Fresh edible greens in January … yes it’s true in Pennsylvania.
Among other wild greens, stinging nettles (Urtica sp.) can be found growing close to the ground this early into the year – providing a nice boost of chlorophyll to my diet as winter manifests.
Furthermore, to extend their usefulness into February and March, I harvest and dry the leaves (earlier in the year), and enjoy late-winter stinging nettle infusions.
This organism is quite unlike some of the highly-domesticated greens found in the grocery store. Nettles have been extensively researched and shown to treat, among other conditions, benign prostatic hyperplasia (using the root; you can harvest that now, too), type 2 diabetes, and allergies.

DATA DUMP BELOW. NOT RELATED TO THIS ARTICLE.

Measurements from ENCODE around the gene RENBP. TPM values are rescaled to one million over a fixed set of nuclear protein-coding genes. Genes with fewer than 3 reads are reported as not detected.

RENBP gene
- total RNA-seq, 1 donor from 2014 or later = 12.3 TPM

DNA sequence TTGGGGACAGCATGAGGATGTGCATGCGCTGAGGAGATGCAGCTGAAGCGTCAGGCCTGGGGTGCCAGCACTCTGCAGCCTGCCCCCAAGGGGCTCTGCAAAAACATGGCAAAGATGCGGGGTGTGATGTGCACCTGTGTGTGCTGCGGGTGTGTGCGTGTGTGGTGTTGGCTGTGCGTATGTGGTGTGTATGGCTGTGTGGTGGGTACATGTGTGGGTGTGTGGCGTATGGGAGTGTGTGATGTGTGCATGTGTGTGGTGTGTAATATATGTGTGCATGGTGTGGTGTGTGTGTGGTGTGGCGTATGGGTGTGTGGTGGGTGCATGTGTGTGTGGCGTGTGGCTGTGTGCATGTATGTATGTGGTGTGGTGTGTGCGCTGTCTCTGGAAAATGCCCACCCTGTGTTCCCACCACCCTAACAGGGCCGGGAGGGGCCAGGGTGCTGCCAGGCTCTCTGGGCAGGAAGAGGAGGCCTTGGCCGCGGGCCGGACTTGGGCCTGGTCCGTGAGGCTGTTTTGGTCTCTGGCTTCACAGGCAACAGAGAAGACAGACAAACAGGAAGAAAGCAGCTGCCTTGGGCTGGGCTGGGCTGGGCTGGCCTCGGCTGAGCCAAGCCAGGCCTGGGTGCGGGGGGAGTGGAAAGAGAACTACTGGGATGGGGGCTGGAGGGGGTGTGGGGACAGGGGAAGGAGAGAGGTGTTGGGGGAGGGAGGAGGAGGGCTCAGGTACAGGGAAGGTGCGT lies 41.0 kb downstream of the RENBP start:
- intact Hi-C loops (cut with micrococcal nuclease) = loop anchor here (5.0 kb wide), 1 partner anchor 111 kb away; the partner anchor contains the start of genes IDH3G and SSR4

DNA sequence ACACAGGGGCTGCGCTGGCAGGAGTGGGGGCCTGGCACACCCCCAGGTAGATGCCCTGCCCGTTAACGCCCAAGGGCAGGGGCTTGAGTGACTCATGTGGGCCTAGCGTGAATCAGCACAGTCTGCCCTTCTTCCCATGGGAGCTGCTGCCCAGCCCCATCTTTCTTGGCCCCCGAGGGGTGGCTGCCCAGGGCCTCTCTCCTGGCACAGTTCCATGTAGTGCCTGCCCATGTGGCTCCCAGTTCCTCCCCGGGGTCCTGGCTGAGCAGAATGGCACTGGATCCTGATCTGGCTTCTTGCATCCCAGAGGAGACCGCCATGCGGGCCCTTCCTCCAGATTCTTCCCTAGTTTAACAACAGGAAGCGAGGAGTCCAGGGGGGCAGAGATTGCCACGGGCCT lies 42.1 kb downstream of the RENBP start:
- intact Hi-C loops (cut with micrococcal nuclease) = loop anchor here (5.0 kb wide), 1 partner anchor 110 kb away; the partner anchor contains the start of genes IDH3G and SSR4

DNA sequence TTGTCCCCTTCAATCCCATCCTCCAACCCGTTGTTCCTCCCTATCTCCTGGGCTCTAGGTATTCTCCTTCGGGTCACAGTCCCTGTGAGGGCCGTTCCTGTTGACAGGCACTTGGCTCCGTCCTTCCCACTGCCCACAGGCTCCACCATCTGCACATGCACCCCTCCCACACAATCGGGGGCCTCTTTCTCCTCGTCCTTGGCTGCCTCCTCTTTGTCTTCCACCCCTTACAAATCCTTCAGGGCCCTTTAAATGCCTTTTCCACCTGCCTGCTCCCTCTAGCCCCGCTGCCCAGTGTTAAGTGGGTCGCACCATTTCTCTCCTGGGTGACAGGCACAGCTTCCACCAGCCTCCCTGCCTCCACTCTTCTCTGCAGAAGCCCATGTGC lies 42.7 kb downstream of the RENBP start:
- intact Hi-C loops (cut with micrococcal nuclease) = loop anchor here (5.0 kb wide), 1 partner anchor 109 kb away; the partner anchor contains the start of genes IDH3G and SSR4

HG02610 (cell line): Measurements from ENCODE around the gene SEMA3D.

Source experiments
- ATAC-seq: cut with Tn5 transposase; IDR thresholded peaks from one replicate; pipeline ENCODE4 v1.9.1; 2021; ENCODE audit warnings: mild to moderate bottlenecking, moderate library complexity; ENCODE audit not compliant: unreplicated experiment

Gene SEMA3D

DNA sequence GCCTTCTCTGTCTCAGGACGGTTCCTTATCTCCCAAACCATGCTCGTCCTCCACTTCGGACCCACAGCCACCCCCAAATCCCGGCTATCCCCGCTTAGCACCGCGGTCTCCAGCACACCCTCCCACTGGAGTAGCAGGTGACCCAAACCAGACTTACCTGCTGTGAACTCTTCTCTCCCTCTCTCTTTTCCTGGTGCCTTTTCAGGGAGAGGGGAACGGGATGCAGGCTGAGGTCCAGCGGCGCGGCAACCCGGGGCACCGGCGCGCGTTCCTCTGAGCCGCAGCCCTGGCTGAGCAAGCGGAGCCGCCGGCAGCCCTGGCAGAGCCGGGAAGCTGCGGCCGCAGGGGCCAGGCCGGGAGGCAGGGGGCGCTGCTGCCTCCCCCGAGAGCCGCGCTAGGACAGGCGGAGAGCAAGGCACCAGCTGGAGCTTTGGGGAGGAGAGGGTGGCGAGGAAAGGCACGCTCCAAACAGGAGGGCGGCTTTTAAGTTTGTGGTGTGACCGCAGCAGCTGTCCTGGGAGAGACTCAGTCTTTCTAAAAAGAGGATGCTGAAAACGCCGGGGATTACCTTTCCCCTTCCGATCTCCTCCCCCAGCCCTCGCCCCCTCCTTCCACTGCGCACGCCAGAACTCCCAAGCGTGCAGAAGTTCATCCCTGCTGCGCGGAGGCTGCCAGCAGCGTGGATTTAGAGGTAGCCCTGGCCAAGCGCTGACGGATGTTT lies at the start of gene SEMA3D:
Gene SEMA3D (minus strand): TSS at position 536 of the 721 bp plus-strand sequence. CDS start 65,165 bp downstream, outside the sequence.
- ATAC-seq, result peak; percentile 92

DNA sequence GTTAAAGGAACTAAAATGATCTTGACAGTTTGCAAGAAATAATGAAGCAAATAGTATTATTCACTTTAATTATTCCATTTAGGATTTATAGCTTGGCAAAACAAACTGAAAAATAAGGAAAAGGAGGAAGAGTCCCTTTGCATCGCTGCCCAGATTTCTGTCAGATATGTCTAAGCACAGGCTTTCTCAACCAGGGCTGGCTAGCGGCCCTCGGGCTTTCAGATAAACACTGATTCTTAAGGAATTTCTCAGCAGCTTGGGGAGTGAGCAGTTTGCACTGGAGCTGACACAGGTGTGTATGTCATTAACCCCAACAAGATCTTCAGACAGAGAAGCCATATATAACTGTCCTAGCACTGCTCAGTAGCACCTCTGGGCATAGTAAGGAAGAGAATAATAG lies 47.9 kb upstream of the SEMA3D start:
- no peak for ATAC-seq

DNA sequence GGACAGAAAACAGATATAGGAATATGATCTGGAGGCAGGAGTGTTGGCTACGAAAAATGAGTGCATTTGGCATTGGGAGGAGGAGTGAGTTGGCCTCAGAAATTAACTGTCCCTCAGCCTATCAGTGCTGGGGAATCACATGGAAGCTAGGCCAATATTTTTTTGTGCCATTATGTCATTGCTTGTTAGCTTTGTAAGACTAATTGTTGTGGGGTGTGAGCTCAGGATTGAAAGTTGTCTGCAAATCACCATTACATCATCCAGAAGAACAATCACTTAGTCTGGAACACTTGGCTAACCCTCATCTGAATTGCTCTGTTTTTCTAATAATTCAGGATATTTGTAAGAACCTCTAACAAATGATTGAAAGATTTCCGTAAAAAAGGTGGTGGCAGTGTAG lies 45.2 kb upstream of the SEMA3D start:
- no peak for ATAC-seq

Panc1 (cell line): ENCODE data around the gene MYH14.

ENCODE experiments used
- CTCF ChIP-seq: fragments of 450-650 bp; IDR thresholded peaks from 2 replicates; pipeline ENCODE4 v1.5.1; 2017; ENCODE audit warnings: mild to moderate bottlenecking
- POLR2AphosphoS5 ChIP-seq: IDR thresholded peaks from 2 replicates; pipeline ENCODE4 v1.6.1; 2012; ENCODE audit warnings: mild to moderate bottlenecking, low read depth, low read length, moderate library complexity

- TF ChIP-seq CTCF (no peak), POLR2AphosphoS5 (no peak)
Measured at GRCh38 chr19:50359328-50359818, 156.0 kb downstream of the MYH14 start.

But wait, there’s more. A brand new study published in Pharmaceutical Biology (2014) found that a protein fraction from the stinging nettle aerial portion displayed potent antioxidant and anti-mutagenic activities, which the researchers stated could potentially be useful in chemoprevention.
And to think, this powerful plant – full of nutrition and medicine (and no cost) – may live not too far from your home …
To learn more health benefits derived from the use of this incredible entity, please check out a piece I recently created over at my wild food nutrition blog (Wild Foodism), entitled 6 Double-Blind Human Studies Revealing The Health Benefits Of Stinging Nettle.